[ uh-doo, uh-dyoo; French a-dyœ ]
/ əˈdu, əˈdyu; French aˈdyœ /
noun, plural a·dieus, a·dieux [uh-dooz, uh-dyooz; French a-dyœ]. /əˈduz, əˈdyuz; French aˈdyœ/. the act of leaving or departing; farewell.
SHALL WE PLAY A "SHALL" VS. "SHOULD" CHALLENGE?
Should you take this quiz on “shall” versus “should”? It should prove to be a quick challenge!
Question 1 of 6
Which form is used to state an obligation or duty someone has?
Origin of adieu
First recorded in 1325–75; Middle English, from Middle French, equivalent to a (from Latin ad “to”) + dieu (from Latin deus “god”)
WORDS THAT MAY BE CONFUSED WITH adieuà deux, adieu , ado
Based on the Random House Unabridged Dictionary, © Random House, Inc. 2022
How to use adieu in a sentence
He made his adieux; but almost before the door had closed behind him Evie had risen from her hassock.
Then Murray and Helen made their adieux, and all went away together.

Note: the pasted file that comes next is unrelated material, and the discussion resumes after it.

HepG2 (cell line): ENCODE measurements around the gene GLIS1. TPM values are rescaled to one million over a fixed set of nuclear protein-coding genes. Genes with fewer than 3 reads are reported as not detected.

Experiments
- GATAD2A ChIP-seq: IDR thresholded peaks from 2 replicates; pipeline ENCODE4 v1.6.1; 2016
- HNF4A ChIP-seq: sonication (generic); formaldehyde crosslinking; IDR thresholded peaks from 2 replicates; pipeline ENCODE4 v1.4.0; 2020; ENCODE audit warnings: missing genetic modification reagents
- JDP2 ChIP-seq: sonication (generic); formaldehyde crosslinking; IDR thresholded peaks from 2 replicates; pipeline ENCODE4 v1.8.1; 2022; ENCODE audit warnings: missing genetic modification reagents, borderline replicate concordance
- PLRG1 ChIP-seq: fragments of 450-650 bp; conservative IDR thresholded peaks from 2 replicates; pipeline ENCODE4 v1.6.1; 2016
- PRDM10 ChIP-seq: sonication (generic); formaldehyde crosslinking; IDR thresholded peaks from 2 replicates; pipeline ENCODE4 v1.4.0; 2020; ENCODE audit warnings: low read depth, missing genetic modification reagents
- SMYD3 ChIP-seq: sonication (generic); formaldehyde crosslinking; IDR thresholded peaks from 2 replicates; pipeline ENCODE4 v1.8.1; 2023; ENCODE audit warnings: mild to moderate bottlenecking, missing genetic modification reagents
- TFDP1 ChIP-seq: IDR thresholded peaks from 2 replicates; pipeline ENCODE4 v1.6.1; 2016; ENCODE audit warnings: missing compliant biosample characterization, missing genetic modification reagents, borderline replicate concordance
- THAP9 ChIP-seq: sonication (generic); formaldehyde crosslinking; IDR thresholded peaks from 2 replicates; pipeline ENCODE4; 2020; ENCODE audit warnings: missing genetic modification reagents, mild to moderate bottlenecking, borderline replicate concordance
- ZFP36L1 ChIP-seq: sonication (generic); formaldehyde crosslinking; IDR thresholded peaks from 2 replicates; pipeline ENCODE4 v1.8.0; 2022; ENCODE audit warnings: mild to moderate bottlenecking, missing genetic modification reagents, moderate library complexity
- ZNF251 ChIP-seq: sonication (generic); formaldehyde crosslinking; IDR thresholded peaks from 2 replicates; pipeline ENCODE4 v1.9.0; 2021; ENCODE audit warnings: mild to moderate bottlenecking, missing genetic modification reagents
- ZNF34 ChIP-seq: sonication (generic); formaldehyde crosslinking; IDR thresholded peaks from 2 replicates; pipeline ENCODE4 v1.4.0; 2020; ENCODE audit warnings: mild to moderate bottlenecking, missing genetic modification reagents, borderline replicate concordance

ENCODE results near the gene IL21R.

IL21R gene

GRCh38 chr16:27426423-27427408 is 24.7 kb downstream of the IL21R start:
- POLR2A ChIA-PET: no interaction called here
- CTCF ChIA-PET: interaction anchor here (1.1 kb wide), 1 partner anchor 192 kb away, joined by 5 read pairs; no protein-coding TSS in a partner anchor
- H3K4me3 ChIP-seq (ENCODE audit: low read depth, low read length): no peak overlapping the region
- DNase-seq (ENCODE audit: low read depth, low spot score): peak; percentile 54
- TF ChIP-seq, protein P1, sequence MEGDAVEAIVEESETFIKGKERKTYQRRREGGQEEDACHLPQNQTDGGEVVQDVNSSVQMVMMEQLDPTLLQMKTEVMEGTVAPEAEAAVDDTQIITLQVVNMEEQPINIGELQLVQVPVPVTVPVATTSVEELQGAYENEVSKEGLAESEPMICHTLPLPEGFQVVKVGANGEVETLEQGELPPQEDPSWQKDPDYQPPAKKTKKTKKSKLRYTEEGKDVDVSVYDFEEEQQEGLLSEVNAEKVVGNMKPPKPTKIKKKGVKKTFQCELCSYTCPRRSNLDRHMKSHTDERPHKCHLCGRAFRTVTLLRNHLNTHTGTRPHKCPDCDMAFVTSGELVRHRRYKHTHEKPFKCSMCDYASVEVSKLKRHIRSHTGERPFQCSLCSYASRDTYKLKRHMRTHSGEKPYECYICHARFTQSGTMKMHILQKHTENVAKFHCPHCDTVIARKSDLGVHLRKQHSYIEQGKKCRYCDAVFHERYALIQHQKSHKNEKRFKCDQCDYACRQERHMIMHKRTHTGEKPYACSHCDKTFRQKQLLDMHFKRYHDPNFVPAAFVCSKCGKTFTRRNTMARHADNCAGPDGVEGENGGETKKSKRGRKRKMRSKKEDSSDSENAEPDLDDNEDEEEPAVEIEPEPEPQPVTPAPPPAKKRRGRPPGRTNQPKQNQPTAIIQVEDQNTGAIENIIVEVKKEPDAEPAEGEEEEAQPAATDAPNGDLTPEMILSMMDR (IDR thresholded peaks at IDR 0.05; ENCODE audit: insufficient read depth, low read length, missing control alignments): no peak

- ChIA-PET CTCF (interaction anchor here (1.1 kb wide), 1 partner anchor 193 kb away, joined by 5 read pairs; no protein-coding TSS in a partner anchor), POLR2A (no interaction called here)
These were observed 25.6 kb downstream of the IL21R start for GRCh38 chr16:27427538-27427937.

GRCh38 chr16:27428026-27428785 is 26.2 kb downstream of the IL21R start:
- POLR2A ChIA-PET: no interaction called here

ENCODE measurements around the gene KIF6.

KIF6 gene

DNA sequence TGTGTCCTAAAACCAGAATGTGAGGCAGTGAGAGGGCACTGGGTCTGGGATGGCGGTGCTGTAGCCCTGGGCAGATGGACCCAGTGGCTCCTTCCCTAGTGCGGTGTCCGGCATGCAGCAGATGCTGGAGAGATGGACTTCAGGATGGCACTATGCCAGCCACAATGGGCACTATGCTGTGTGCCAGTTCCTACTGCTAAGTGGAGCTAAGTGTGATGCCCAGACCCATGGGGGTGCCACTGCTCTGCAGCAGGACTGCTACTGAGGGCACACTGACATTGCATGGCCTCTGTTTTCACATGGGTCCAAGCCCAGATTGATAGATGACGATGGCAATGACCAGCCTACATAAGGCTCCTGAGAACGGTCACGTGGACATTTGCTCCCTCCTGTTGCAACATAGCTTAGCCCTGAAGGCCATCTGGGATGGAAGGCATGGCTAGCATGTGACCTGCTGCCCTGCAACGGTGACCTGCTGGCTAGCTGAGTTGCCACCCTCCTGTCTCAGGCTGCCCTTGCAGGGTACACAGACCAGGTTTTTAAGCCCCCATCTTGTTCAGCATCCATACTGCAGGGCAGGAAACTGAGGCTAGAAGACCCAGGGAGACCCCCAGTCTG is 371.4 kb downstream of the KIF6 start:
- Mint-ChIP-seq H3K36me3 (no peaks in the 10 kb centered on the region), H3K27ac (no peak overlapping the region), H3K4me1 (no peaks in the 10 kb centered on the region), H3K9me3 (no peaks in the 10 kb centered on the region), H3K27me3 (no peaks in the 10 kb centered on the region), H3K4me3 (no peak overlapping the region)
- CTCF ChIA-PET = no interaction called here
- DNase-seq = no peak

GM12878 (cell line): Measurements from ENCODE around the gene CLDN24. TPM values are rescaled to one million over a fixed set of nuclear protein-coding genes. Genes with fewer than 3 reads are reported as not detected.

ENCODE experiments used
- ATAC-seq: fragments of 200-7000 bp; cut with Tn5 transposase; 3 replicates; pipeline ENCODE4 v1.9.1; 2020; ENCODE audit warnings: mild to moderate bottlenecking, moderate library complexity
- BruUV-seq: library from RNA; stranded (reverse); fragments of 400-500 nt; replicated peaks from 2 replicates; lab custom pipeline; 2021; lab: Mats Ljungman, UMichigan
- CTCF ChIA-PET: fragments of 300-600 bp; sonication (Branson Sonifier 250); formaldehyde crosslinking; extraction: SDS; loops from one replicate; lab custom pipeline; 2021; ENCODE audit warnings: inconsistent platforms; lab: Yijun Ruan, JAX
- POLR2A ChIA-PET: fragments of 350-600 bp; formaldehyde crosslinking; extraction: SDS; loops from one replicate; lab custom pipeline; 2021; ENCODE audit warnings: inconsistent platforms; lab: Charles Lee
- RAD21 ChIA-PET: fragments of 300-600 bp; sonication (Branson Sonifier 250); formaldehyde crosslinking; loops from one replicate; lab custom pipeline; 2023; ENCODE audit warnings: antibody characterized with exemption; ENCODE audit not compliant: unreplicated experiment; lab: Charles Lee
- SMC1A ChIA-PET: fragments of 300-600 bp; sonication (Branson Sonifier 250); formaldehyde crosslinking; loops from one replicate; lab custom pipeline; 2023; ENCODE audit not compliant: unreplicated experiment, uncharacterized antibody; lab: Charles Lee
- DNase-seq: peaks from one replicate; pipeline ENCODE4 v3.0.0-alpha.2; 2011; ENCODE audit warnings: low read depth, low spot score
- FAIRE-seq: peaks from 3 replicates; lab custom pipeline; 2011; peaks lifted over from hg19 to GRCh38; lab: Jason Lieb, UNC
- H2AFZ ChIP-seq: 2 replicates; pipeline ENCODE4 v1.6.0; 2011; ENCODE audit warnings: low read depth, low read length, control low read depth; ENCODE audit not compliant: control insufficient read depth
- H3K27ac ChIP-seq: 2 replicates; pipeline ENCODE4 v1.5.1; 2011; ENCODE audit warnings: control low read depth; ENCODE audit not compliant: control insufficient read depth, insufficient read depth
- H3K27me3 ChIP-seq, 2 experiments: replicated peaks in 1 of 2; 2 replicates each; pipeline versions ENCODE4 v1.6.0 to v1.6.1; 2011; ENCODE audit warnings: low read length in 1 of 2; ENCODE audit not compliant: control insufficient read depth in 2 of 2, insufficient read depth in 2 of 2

When the time came for Thinkright to make his adieux she clung to him.
Then he made his adieux, but returned before he had shut the door after him.
British Dictionary definitions for adieu
/ (əˈdjuː, French adjø) /
sentence substitute, noun plural adieus or adieux (əˈdjuːz, French adjø)
Word Origin for adieu
C14: from Old French, from a to + dieu God
Collins English Dictionary - Complete & Unabridged 2012 Digital Edition
© William Collins Sons & Co. Ltd. 1979, 1986 © HarperCollins
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